- Sugar produces a slightly crispy, shiny exterior on baked goods that makes them more attractive. It’s the sucrose in sugar that does this and, since sucrose is missing in Splenda, it can’t promote the same level of browning.
Next time you’re tempted to reduce or omit the sugar in baked goods, follow these tips:
- Instead of using all Splenda, use half sugar and half Splenda. You will lower the calorie content, but your cake will be more tender, brown more attractively, and have a finer crumb than if you use all Splenda. A cake may bake a little faster, so check it about five minutes before the recommended cooking time. It may also have a little less volume and not rise as high.
- Add a couple tablespoons of honey to the batter. Honey is a natural humectant and encourages the cake to retain moisture so it won’t dry out as quickly. Of course, honey has its own flavor which you may detect if you use a lot of it.
- Increase the amount of fat in the recipe by 25%, but be sure to use healthier fats. Canola oil and (light) olive oil are good in baking and are good for you. Of course, this will increase the fat content and calorie content (a tablespoon of these oils is roughly 100 calories), but your baked goods will taste better and look better because fat is a flavor carrier and also tenderizes the crumb.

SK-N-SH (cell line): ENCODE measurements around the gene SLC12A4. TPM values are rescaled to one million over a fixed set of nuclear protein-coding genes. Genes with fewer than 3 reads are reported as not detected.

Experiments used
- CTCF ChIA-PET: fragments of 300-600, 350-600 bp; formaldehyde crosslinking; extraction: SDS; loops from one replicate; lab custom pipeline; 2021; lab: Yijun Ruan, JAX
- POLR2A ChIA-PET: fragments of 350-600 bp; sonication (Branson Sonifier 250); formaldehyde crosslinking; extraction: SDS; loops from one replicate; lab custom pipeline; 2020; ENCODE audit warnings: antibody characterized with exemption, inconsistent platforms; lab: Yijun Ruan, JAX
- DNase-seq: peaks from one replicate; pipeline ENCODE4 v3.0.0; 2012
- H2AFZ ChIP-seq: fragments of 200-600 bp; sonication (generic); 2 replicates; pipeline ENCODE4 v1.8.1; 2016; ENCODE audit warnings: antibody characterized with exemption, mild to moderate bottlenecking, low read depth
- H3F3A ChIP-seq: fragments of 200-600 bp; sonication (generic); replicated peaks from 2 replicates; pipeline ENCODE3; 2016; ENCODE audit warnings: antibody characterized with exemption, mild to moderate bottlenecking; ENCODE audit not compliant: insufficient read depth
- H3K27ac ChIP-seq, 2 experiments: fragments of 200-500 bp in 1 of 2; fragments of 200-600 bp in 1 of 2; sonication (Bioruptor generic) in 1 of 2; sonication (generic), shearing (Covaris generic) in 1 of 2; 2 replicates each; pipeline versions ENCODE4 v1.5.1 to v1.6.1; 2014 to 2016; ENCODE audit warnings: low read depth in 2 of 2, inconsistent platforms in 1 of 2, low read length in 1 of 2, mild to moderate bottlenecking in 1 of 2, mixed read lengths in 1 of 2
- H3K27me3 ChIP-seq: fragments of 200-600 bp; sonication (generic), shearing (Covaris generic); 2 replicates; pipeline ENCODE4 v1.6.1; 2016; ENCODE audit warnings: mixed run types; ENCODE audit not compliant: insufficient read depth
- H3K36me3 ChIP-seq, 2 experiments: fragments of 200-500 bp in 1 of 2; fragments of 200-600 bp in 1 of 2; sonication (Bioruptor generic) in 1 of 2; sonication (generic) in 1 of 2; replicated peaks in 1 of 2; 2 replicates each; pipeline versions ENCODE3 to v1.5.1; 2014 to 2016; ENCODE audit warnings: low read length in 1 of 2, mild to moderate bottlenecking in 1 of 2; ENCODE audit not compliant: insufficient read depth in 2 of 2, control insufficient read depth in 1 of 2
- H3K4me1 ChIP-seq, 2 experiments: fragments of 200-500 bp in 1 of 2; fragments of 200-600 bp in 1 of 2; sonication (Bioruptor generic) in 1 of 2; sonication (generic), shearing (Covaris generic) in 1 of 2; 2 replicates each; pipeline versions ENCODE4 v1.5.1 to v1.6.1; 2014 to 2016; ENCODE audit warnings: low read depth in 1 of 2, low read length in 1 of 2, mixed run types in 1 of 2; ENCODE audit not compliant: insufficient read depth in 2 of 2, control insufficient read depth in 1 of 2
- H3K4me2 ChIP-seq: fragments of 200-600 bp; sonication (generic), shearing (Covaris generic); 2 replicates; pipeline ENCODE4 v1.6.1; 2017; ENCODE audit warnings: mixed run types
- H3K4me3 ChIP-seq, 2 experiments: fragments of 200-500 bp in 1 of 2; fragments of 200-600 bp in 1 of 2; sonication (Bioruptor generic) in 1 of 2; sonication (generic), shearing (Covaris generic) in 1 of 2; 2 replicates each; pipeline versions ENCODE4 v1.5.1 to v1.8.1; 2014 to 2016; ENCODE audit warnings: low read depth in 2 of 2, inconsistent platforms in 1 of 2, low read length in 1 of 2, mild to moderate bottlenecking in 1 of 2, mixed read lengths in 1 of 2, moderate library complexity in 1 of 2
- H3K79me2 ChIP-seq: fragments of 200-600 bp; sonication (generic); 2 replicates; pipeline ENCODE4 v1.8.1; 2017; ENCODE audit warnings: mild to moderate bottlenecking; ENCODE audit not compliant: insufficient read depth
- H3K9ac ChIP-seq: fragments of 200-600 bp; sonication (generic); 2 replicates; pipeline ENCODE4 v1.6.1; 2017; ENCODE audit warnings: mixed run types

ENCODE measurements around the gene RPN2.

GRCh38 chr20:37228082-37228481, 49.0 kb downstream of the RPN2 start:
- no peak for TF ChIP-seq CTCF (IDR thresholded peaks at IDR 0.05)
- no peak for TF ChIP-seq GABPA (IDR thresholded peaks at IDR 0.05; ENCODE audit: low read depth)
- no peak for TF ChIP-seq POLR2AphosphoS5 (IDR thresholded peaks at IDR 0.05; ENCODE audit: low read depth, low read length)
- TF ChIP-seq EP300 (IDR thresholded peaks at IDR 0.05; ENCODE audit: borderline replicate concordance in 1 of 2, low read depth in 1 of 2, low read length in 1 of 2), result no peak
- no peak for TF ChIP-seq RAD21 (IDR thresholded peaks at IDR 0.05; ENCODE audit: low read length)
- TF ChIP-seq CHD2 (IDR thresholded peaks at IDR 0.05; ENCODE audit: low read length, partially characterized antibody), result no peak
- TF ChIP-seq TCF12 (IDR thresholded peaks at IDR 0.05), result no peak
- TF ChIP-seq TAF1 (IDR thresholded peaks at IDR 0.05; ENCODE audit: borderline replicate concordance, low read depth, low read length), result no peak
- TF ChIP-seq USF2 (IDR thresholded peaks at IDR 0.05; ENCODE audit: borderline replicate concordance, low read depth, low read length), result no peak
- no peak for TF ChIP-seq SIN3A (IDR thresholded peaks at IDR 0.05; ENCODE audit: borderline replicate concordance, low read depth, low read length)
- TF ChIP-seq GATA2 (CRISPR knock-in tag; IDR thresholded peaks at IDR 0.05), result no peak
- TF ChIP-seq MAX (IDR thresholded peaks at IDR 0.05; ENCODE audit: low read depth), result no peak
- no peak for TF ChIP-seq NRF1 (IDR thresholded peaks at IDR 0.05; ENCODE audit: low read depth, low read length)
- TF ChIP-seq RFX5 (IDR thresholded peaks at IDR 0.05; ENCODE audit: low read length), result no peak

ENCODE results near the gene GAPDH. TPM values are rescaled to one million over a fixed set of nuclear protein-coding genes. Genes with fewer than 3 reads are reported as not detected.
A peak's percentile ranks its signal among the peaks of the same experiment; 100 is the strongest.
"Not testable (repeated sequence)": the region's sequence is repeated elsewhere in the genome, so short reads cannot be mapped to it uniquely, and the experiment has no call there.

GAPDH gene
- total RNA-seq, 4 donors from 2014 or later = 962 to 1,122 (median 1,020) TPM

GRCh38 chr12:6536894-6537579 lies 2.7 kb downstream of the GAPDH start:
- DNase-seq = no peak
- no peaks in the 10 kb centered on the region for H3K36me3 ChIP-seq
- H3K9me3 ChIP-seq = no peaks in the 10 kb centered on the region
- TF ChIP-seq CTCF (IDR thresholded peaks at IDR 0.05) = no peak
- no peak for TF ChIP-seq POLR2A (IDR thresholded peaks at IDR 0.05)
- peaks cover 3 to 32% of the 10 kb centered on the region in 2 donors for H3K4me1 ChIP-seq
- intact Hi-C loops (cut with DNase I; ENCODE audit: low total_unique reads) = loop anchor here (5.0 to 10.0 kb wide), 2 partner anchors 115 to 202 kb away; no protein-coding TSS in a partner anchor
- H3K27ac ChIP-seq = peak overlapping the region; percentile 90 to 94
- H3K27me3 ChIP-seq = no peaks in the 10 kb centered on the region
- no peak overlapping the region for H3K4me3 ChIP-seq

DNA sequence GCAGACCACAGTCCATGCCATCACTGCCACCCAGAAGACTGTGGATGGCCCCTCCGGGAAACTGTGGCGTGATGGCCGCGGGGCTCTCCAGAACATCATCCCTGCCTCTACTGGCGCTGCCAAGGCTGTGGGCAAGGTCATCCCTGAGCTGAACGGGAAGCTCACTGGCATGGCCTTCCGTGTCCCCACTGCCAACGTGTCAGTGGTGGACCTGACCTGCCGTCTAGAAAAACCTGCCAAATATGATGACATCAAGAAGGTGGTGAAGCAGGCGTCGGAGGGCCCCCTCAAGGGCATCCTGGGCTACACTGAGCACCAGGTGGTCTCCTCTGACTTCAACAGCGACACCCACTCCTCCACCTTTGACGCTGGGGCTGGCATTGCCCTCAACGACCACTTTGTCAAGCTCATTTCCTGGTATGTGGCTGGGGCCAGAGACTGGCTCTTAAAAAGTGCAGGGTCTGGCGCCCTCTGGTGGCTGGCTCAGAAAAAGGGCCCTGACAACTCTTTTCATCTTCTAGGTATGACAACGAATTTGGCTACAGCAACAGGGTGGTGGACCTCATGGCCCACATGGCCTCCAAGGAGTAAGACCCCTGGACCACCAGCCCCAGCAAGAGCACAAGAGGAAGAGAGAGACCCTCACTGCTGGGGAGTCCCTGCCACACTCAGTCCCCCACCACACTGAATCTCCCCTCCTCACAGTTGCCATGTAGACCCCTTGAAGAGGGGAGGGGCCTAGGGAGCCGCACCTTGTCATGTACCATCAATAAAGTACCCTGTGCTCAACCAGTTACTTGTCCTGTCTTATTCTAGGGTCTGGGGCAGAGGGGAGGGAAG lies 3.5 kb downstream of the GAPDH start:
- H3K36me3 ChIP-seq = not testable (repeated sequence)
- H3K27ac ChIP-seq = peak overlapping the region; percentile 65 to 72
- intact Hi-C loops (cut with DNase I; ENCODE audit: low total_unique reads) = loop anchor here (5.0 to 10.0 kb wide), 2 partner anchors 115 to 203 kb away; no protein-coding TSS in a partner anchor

- Use a topping to conceal the rough crust found in low-sugar baked goods. For example, a streusel topping on muffins will partially conceal their rough tops.
- Rather than drastically reducing the amount of sugar at the beginning of your sugar-reduced diet, gradually cut back on the sugar a little more each time you bake. Your palate will adjust and eventually you won’t want “ultra-sweet” foods as much.
- Try an alternative sweetener such as agave nectar. Even though it has calories, it has a low glycemic level (the rate at which it raises your blood sugar levels).
- Finally, (and this is the tough one) just try eating less of those sugary baked foods to reduce your sugar intake. Maybe half a muffin, or a smaller slice of cake, or only one small cookie instead of a large one. Our portion sizes have crept up over the past couple of decades to the point where our muffins are anywhere from 3-5 times larger than a standard USDA serving.
Oh, you’re probably wondering about that dessert my guests were eating. It was a flourless chocolate cake from my book Gluten-Free 101 made with one-third sugar, one-third Splenda, and one-third agave nectar. It was topped with whipped cream (sweetened with agave nectar) lightly dusted with Dutch cocoa, and garnished with a bright red strawberry and a few chocolate-covered espresso beans. The slices were reasonably-sized—not the massive servings we often find in restaurants. My guests were relieved to learn that this dessert was a sweet, yet sensible ending to the meal…and, they ate every last crumb!
Celiac.com welcomes your comments below (registration is NOT required).